2022-2023 Academic Catalog 
    Mar 31, 2023  
2022-2023 Academic Catalog

Sociology Minor

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Sociology Overview

The American sociologist C. Wright Mills described the perspective of sociology as the “sociological imagination.” This point of view enables us to see the ways in which individual lives are shaped by larger social forces. Mills argues that we cannot fully understand ourselves without understanding the society in which we live.

At Clark, the study of social inequality is central to the sociology major.  The sociological lens acknowledges that race, gender, sexuality, and social class - as well as social dimensions such as time period and geographic location - shape our destinies as much as our own personal efforts.  As a sociology major, you will study broad social processes - global dynamics, stratification, immigration, social movements, and more - and explore diverse institutions, from the law and medicine to family and religion.  Through the study of sociology, students will acquire the conceptual and analytical tools to enhance both their understanding of their own lives and worlds in which they live.

One of the questions most frequently asked by students is “What can I do with a degree in sociology?” Because of the emphasis placed on critical thinking, analytical and communicative skills, and methodological training, students majoring in sociology are well equipped to enter a variety of occupations as well as professional and graduate schools. Sociology majors have gone to law school, medical school, social work programs, and business school. Others have become marketing analysts, city planners, government policy analysts, university administrators, and political consultants.

For more information, please visit the Sociology Department’s website.

Minor Requirements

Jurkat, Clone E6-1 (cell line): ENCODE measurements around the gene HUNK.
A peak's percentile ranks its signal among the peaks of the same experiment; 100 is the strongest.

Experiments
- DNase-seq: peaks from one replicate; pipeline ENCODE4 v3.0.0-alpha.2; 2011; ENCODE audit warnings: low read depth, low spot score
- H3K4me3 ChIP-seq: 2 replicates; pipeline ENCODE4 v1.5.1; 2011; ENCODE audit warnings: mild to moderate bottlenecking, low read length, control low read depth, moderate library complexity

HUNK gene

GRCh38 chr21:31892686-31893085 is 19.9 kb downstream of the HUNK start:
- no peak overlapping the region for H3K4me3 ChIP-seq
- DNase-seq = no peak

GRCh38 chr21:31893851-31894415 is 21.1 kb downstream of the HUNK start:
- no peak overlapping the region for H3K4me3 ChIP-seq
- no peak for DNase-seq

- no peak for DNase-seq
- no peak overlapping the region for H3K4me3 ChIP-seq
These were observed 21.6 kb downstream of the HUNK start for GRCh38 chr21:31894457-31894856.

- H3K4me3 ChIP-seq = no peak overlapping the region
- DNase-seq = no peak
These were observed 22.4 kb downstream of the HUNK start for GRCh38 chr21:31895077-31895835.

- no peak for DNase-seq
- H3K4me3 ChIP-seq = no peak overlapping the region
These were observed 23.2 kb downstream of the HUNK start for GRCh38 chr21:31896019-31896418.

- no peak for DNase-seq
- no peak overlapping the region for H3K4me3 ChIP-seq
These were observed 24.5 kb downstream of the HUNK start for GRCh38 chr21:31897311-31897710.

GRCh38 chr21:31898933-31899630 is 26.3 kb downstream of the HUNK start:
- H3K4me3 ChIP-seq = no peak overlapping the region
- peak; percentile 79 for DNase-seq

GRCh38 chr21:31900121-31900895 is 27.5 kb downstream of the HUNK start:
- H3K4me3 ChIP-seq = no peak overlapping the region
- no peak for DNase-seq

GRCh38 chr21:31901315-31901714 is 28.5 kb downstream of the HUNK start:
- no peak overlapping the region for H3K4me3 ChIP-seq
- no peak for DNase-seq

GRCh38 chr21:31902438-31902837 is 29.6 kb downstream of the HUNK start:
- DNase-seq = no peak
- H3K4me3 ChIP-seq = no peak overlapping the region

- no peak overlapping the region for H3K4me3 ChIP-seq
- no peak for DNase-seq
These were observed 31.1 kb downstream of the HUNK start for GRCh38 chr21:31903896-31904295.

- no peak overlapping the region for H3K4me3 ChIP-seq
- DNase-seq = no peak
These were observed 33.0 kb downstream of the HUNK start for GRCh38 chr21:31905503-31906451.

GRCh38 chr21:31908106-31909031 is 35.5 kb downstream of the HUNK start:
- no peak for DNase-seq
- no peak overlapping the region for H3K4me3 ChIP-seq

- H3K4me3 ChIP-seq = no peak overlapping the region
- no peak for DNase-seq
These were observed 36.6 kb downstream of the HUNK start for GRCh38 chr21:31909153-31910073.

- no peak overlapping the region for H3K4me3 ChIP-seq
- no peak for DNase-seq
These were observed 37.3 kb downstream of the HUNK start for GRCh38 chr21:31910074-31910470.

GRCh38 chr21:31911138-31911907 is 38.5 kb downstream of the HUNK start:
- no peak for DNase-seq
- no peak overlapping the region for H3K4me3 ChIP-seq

The sociology minor consists of six courses, which must include three of the following:

Students are encouraged to begin with Introduction to Sociology.  Introduction to Sociology (SOC 010) is a prerequisite for Classical Sociological Theory (SOC 201), and Classical Sociological Theory is a prerequisite for Class, Status and Power (SOC 208). 


Students may substitute  PSCI 107 - Research Methods  or  GEOG 141 - Research Design and Methods in Geography  or Both PSYC 105 Statistics  and PSYC 109 Qualitative Methods in Psychology  for SOC 202 - Social Research Process  


All minors must also complete three additional sociology courses, at least two of which must be at the 200 level.  One internship credit may count toward the minor.  Four of the six courses required for the minor must be taken on campus.  SPS courses are not counted for sociology credit. To receive credit toward the sociology minor, students must earn a course grade of C- or better.  If students take courses with a Pass/Fail option, then a maximum of one course that receives a Pass grade will count towards the minor.

Attendance Policy

The Sociology Department requires students to miss no more than one-third of the semester to successfully complete the course.  This is in addition to an individual faculty members’ attendance expectations.

Sociology Faculty

Program Faculty

Parminder Bhachu, Ph.D.
Jack Delehanty, Ph.D.
Joseph A. Guzman, Ph.D.
Deborah Merrill, Ph.D.
Rosalie Torres Stone, Ph.D.
Shelly Tenenbaum, Ph.D.

Visiting Faculty

Elicia M. Cousins, Ph.D.

Matthew A. Gregory

Emeriti Faculty

Patricia Ewick

Bruce London, Ph.D.

Robert J.S. Ross, Ph.D.

Sociology Courses

Courses offered within the last 2 Academic Years

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